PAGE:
UW sophomore John Ross already has five touchdowns of 50+ yards in his Washington career, four shy of Hugh McElhenny’s school record of nine.
Monday night at FedEx Field in Washington, D.C., Percy Harvin of the Seahawks had the unprecedented experience of watching three of his touchdowns called back due to penalties: A 19-yard run in the second quarter (holding) and back-to-back receptions of 26 (false start) and 41 yards (unnecessary roughness) in the fourth. The last one left Harvin shaking his head.
“Well, the first one I was cool with,” Harvin said. “I was like, ‘OK.’ Then when the second one happened, I was like, ‘Wow.’ And then when the third one happened, I just flipped my hands down. I couldn’t believe it.”
If any player can remotely relate to Harvin’s frustration, it would be John Ross, a University of Washington fly guy built along Harvin lines: 5-foot-11, 180 pounds and equipped with Harvin-like 4.2 speed.
In the early going of Washington’s 44-19 victory over Illinois Sept. 13 at Husky Stadium, Ross had a 100-yard kickoff return TD called back due to an illegal block. Two weeks later, in the Huskies’ 20-13 loss to Stanford, Ross had another 100-yard kickoff return TD nullified. Another illegal block erased the play.
Had either 100-yard return counted, Ross would stand alone in the UW record books for most career 100-yard kickoff returns for touchdowns. The only other player with a 100-hard KOR TD: Paul Arnold (1999-02), who had his in 1999 against Air Force.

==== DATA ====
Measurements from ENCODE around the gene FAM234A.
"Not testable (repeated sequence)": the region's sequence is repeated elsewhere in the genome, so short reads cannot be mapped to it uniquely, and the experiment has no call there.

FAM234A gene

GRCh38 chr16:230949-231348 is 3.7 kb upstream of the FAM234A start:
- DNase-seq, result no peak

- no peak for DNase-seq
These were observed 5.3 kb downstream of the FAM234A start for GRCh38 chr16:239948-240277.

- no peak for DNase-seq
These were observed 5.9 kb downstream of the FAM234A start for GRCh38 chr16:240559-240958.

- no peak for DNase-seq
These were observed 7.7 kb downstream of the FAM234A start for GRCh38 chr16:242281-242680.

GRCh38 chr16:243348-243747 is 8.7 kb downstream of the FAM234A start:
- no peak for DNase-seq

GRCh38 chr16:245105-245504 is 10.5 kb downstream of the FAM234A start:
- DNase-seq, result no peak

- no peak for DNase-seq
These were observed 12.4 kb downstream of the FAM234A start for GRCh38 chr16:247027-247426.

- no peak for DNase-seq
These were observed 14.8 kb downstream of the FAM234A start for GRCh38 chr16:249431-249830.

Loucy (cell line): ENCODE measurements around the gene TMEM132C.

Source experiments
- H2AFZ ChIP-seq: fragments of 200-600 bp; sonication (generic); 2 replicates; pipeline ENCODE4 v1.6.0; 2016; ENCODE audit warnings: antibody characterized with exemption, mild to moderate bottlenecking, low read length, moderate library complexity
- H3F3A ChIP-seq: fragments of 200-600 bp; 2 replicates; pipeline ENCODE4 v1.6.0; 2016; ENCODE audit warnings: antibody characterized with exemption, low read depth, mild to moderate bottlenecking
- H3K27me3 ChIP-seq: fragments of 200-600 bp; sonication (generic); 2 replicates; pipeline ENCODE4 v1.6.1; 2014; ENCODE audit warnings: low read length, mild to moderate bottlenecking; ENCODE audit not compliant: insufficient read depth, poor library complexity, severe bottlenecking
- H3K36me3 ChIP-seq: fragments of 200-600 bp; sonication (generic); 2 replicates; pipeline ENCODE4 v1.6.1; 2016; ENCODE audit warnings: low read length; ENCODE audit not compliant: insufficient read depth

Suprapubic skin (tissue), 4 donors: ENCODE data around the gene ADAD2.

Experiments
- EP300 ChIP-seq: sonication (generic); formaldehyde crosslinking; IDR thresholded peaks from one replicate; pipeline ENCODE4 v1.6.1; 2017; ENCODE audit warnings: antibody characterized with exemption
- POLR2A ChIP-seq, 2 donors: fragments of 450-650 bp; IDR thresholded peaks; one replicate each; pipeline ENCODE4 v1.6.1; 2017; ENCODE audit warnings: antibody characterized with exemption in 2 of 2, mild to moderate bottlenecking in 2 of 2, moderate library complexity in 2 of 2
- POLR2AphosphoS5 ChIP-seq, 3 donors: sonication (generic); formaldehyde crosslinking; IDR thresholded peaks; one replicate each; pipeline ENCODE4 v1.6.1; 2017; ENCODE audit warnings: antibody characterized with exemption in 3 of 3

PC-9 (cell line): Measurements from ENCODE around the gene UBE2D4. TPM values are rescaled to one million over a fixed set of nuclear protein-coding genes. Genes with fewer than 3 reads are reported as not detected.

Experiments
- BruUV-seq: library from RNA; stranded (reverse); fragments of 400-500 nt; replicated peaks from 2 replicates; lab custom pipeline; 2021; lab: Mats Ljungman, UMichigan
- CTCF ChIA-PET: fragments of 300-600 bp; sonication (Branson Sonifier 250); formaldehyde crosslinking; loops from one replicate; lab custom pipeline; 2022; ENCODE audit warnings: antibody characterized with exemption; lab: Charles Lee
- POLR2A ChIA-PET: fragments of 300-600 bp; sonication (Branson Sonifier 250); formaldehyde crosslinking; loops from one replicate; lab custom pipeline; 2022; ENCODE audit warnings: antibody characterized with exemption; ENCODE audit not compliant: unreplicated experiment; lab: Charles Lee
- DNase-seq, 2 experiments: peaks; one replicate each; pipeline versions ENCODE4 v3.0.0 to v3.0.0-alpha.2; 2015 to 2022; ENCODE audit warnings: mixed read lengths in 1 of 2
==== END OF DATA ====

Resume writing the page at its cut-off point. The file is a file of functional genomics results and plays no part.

Ross had his only 100-yarder that counted in December’s Fight Hunger Bowl against Brigham Young. Even though two since have been called back, evidence suggests we haven’t seen the last big play out of the Long Beach, CA., sophomore.
Although his was lost in an avalanche of eight Husky touchdowns, Ross formally introduced himself to UW fans in the third quarter of last year’s 56-0 rout of Idaho State at Husky Stadium. At 6:12 of the third quarter, Ross snatched a pass from Cyler Miles, mopping up for Keith Price, and took it 57 yards for a touchdown.
To his 100-yard kickoff return against BYU and that 57-yard TD reception against Idaho State, Ross this year has added a 91-yard TD catch against Hawaii, a 75-yard TD catch against Illinois and a 55-yard TD reception vs. Eastern Washington.
That gives Ross five touchdowns on plays of 50 yards or longer in 16 career games, the same number Joe Steele (1976-79), Napoleon Kaufman (1991-94) and Paul Arnold (1999-02) produced in four years each. In 125 years of Husky football, only four players had more 50-yard TD plays than Ross:
|Player||Pos.||Career||No.||Long Touchdown Play|
|Hugh McElhenny||FB||1949-51||9||100-yard punt return vs. USC, 1951|
|Spider Gaines||WR||1975-78||7||78-yard reception vs WSU, 1975|
|Beno Bryant||RB||1989-93||7||82-yard punt return vs. ASU, 1990|
|Reggie Williams||WR||2001-03||6||89-yard catch vs. San Jose St., 2002|
|Joe Steele||RB||1976-79||5||89-yard kickoff return vs. UCLA, 1976|
|Napoleon Kaufman||RB||1991-94||5||91-yard run vs. San Jose St., 1994|
|Paul Arnold||WR||1999-02||5||100-yard KOR vs. Air Force, 1999|
|Charles Frederick||WR||2001-04||5||87-yard punt return vs Idaho, 2001|
|John Ross||WR||2013-14||5||100-yard KOR vs. BYU, 2013|
|Charlie Mitchell||RB||1960-62||4||90-yard KOR vs. UCLA, 1961|
|Dave Williams||TE||1964-66||4||70-yard catch vs. Oregon, 1965|